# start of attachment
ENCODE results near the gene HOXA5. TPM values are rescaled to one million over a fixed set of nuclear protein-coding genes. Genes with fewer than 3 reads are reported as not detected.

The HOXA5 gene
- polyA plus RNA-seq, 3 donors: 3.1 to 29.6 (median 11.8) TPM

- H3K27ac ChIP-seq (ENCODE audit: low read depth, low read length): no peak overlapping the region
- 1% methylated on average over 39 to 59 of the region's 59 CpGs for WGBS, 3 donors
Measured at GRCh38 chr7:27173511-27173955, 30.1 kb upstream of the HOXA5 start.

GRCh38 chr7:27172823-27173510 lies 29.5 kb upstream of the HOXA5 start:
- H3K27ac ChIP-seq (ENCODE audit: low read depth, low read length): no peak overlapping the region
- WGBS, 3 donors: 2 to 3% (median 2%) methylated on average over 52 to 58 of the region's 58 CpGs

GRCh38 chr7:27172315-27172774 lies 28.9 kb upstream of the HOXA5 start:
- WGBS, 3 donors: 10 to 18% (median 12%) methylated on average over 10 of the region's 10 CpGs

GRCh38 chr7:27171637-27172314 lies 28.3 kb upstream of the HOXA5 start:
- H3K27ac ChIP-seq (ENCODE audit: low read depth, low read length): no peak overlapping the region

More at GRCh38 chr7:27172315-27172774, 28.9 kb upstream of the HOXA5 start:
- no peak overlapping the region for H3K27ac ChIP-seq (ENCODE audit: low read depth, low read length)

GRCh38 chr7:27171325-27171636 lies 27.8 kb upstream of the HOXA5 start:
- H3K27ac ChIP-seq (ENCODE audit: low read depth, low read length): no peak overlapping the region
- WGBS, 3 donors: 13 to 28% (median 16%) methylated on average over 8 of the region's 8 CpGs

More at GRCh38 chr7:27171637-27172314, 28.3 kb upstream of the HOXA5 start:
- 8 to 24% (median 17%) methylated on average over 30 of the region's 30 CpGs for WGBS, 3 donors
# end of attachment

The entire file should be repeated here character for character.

ENCODE results near the gene HOXA5. TPM values are rescaled to one million over a fixed set of nuclear protein-coding genes. Genes with fewer than 3 reads are reported as not detected.

The HOXA5 gene
- polyA plus RNA-seq, 3 donors: 3.1 to 29.6 (median 11.8) TPM

- H3K27ac ChIP-seq (ENCODE audit: low read depth, low read length): no peak overlapping the region
- 1% methylated on average over 39 to 59 of the region's 59 CpGs for WGBS, 3 donors
Measured at GRCh38 chr7:27173511-27173955, 30.1 kb upstream of the HOXA5 start.

GRCh38 chr7:27172823-27173510 lies 29.5 kb upstream of the HOXA5 start:
- H3K27ac ChIP-seq (ENCODE audit: low read depth, low read length): no peak overlapping the region
- WGBS, 3 donors: 2 to 3% (median 2%) methylated on average over 52 to 58 of the region's 58 CpGs

GRCh38 chr7:27172315-27172774 lies 28.9 kb upstream of the HOXA5 start:
- WGBS, 3 donors: 10 to 18% (median 12%) methylated on average over 10 of the region's 10 CpGs

GRCh38 chr7:27171637-27172314 lies 28.3 kb upstream of the HOXA5 start:
- H3K27ac ChIP-seq (ENCODE audit: low read depth, low read length): no peak overlapping the region

More at GRCh38 chr7:27172315-27172774, 28.9 kb upstream of the HOXA5 start:
- no peak overlapping the region for H3K27ac ChIP-seq (ENCODE audit: low read depth, low read length)

GRCh38 chr7:27171325-27171636 lies 27.8 kb upstream of the HOXA5 start:
- H3K27ac ChIP-seq (ENCODE audit: low read depth, low read length): no peak overlapping the region
- WGBS, 3 donors: 13 to 28% (median 16%) methylated on average over 8 of the region's 8 CpGs

More at GRCh38 chr7:27171637-27172314, 28.3 kb upstream of the HOXA5 start:
- 8 to 24% (median 17%) methylated on average over 30 of the region's 30 CpGs for WGBS, 3 donors